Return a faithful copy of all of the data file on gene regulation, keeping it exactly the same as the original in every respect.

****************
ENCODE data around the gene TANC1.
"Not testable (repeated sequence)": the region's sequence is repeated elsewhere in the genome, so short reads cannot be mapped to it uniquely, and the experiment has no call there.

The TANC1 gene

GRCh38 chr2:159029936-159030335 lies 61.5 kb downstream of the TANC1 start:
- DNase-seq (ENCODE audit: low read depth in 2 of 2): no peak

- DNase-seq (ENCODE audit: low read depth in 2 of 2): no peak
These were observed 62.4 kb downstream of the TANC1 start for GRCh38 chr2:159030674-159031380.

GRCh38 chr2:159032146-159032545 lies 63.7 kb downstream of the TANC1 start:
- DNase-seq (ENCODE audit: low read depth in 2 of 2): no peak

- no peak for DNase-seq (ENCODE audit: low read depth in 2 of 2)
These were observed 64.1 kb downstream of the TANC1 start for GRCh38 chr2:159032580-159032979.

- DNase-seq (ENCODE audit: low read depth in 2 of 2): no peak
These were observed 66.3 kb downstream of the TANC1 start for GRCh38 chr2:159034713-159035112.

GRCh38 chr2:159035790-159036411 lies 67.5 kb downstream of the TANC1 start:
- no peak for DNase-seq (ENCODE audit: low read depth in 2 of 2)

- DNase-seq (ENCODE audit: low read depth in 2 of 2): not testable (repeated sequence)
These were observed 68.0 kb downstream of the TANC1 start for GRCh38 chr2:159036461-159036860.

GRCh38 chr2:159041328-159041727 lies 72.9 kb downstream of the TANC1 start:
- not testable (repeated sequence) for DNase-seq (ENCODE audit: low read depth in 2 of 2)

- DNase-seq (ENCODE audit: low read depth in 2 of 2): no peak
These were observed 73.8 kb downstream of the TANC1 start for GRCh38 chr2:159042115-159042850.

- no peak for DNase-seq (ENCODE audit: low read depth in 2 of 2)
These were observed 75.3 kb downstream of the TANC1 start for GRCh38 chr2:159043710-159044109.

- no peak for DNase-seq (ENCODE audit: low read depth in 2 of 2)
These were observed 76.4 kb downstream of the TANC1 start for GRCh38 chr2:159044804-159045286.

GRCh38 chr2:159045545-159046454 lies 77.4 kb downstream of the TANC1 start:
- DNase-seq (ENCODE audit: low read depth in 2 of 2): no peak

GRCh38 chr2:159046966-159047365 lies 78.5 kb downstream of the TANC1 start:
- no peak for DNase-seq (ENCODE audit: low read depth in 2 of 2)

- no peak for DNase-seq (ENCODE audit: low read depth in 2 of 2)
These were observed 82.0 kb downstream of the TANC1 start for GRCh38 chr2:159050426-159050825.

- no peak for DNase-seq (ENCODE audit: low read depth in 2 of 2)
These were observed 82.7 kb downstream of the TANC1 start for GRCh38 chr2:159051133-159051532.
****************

ENCODE data around the gene TANC1.
"Not testable (repeated sequence)": the region's sequence is repeated elsewhere in the genome, so short reads cannot be mapped to it uniquely, and the experiment has no call there.

The TANC1 gene

GRCh38 chr2:159029936-159030335 lies 61.5 kb downstream of the TANC1 start:
- DNase-seq (ENCODE audit: low read depth in 2 of 2): no peak

- DNase-seq (ENCODE audit: low read depth in 2 of 2): no peak
These were observed 62.4 kb downstream of the TANC1 start for GRCh38 chr2:159030674-159031380.

GRCh38 chr2:159032146-159032545 lies 63.7 kb downstream of the TANC1 start:
- DNase-seq (ENCODE audit: low read depth in 2 of 2): no peak

- no peak for DNase-seq (ENCODE audit: low read depth in 2 of 2)
These were observed 64.1 kb downstream of the TANC1 start for GRCh38 chr2:159032580-159032979.

- DNase-seq (ENCODE audit: low read depth in 2 of 2): no peak
These were observed 66.3 kb downstream of the TANC1 start for GRCh38 chr2:159034713-159035112.

GRCh38 chr2:159035790-159036411 lies 67.5 kb downstream of the TANC1 start:
- no peak for DNase-seq (ENCODE audit: low read depth in 2 of 2)

- DNase-seq (ENCODE audit: low read depth in 2 of 2): not testable (repeated sequence)
These were observed 68.0 kb downstream of the TANC1 start for GRCh38 chr2:159036461-159036860.

GRCh38 chr2:159041328-159041727 lies 72.9 kb downstream of the TANC1 start:
- not testable (repeated sequence) for DNase-seq (ENCODE audit: low read depth in 2 of 2)

- DNase-seq (ENCODE audit: low read depth in 2 of 2): no peak
These were observed 73.8 kb downstream of the TANC1 start for GRCh38 chr2:159042115-159042850.

- no peak for DNase-seq (ENCODE audit: low read depth in 2 of 2)
These were observed 75.3 kb downstream of the TANC1 start for GRCh38 chr2:159043710-159044109.

- no peak for DNase-seq (ENCODE audit: low read depth in 2 of 2)
These were observed 76.4 kb downstream of the TANC1 start for GRCh38 chr2:159044804-159045286.

GRCh38 chr2:159045545-159046454 lies 77.4 kb downstream of the TANC1 start:
- DNase-seq (ENCODE audit: low read depth in 2 of 2): no peak

GRCh38 chr2:159046966-159047365 lies 78.5 kb downstream of the TANC1 start:
- no peak for DNase-seq (ENCODE audit: low read depth in 2 of 2)

- no peak for DNase-seq (ENCODE audit: low read depth in 2 of 2)
These were observed 82.0 kb downstream of the TANC1 start for GRCh38 chr2:159050426-159050825.

- no peak for DNase-seq (ENCODE audit: low read depth in 2 of 2)
These were observed 82.7 kb downstream of the TANC1 start for GRCh38 chr2:159051133-159051532.